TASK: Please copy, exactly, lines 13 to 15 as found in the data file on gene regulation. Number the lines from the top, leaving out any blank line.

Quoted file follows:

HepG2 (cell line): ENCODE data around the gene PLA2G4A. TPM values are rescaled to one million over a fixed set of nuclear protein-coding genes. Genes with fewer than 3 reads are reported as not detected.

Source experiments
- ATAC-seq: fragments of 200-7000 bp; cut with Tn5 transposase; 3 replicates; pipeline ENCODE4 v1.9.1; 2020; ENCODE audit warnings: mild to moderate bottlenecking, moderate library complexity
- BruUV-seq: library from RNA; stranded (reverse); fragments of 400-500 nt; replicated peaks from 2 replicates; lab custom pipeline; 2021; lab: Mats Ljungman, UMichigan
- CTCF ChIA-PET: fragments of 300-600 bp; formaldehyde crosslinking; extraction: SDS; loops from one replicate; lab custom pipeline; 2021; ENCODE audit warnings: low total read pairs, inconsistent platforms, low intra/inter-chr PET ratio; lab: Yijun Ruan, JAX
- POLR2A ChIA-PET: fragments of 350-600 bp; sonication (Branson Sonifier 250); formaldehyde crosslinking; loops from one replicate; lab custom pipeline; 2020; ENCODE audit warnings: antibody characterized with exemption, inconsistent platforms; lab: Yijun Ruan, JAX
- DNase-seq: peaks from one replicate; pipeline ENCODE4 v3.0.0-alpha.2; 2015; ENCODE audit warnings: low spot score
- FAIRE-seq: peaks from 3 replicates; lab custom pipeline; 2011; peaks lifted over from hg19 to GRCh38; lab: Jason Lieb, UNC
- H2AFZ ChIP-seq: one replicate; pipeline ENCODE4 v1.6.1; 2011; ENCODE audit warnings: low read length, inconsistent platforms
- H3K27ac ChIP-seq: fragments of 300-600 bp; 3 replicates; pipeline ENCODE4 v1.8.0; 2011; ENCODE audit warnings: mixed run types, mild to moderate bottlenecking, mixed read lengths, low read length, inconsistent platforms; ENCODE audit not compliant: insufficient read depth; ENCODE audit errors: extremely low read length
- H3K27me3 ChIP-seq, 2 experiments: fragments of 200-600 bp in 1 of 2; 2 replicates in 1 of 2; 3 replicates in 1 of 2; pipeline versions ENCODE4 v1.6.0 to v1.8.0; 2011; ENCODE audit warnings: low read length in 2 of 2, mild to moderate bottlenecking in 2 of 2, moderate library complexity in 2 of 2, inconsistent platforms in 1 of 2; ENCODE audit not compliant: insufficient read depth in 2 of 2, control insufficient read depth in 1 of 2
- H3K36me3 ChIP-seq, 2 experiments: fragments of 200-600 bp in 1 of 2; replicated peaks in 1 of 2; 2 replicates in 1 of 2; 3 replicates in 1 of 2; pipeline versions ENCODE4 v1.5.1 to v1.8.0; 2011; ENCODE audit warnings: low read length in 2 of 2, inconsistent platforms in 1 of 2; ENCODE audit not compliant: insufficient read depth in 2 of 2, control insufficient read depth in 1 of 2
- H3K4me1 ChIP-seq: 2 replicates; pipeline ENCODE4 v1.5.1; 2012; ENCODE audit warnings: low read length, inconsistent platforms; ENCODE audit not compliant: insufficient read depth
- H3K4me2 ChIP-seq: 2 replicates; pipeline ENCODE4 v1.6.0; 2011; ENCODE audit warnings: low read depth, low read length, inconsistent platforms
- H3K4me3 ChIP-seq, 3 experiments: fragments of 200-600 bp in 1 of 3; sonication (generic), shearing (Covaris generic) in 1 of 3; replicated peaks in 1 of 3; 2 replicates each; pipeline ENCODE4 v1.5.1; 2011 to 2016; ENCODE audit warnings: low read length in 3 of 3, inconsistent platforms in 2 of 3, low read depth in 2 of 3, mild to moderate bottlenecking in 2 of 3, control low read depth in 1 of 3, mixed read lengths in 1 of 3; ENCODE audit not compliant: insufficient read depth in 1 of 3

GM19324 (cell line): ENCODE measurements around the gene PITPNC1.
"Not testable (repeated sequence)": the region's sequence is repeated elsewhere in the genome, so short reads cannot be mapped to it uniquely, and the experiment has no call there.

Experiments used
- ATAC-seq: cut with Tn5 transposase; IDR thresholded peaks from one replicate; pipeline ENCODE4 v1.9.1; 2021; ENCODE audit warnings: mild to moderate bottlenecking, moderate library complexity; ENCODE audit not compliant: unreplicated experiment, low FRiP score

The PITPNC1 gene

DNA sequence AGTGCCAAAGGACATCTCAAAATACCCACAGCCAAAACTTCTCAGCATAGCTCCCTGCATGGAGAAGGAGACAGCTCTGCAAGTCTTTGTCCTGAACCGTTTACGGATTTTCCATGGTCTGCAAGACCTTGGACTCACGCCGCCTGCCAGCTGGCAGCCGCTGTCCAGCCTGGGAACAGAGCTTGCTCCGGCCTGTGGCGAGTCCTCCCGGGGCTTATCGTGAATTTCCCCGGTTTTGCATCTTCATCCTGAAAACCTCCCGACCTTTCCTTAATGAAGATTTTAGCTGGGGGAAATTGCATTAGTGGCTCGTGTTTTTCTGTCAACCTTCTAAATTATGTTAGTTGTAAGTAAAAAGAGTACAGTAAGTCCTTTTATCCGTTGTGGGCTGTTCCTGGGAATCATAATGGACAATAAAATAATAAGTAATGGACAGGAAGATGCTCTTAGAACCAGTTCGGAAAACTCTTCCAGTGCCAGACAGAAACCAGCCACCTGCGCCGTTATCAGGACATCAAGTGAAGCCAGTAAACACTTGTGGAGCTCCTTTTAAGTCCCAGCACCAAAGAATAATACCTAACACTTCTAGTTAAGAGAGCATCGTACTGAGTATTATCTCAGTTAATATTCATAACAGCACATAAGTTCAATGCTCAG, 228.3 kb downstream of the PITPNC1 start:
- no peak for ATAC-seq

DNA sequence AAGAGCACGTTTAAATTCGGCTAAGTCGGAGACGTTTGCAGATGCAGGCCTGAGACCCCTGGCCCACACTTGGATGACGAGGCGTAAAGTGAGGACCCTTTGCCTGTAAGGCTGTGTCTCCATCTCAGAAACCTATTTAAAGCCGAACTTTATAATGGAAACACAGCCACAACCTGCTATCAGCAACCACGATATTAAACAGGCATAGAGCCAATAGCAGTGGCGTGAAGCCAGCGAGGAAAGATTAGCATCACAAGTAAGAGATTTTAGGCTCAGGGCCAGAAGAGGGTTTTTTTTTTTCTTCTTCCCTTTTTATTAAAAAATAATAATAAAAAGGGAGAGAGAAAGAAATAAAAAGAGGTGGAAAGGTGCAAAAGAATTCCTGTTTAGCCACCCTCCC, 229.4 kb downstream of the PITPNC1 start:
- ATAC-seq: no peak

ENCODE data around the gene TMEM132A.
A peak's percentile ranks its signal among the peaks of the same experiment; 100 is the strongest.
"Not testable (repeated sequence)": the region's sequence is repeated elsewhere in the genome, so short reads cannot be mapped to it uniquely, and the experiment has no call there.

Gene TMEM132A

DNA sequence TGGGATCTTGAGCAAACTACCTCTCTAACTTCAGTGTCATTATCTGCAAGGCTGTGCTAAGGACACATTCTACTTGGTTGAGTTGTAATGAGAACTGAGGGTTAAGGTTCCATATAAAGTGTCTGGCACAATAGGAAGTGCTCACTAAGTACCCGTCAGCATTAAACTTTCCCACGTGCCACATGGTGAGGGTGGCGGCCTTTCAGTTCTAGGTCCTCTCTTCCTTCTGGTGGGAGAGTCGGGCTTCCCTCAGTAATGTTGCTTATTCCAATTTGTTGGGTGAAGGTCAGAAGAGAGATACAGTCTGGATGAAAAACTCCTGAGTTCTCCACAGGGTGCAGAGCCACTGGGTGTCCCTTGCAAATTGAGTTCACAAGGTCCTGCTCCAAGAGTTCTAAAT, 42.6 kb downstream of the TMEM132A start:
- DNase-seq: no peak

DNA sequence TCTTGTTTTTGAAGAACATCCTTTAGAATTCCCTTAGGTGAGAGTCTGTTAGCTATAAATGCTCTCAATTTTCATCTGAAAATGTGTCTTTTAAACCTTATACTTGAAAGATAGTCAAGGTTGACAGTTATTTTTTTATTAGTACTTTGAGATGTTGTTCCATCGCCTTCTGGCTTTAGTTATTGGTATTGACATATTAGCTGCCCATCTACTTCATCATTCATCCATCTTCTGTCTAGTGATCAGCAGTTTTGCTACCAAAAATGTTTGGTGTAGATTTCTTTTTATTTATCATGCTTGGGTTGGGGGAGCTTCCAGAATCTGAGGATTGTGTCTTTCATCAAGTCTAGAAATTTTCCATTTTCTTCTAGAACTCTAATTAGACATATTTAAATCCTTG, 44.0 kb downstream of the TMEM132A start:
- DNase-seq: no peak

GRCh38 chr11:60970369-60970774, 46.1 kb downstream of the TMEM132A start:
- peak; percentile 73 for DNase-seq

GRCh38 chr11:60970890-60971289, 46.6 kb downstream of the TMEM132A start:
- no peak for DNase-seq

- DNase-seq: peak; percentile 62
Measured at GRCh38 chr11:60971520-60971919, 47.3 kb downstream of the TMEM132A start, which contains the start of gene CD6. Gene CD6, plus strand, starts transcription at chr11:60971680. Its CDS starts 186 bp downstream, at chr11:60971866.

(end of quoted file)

- H3K4me1 ChIP-seq: 2 replicates; pipeline ENCODE4 v1.5.1; 2012; ENCODE audit warnings: low read length, inconsistent platforms; ENCODE audit not compliant: insufficient read depth
- H3K4me2 ChIP-seq: 2 replicates; pipeline ENCODE4 v1.6.0; 2011; ENCODE audit warnings: low read depth, low read length, inconsistent platforms
- H3K4me3 ChIP-seq, 3 experiments: fragments of 200-600 bp in 1 of 3; sonication (generic), shearing (Covaris generic) in 1 of 3; replicated peaks in 1 of 3; 2 replicates each; pipeline ENCODE4 v1.5.1; 2011 to 2016; ENCODE audit warnings: low read length in 3 of 3, inconsistent platforms in 2 of 3, low read depth in 2 of 3, mild to moderate bottlenecking in 2 of 3, control low read depth in 1 of 3, mixed read lengths in 1 of 3; ENCODE audit not compliant: insufficient read depth in 1 of 3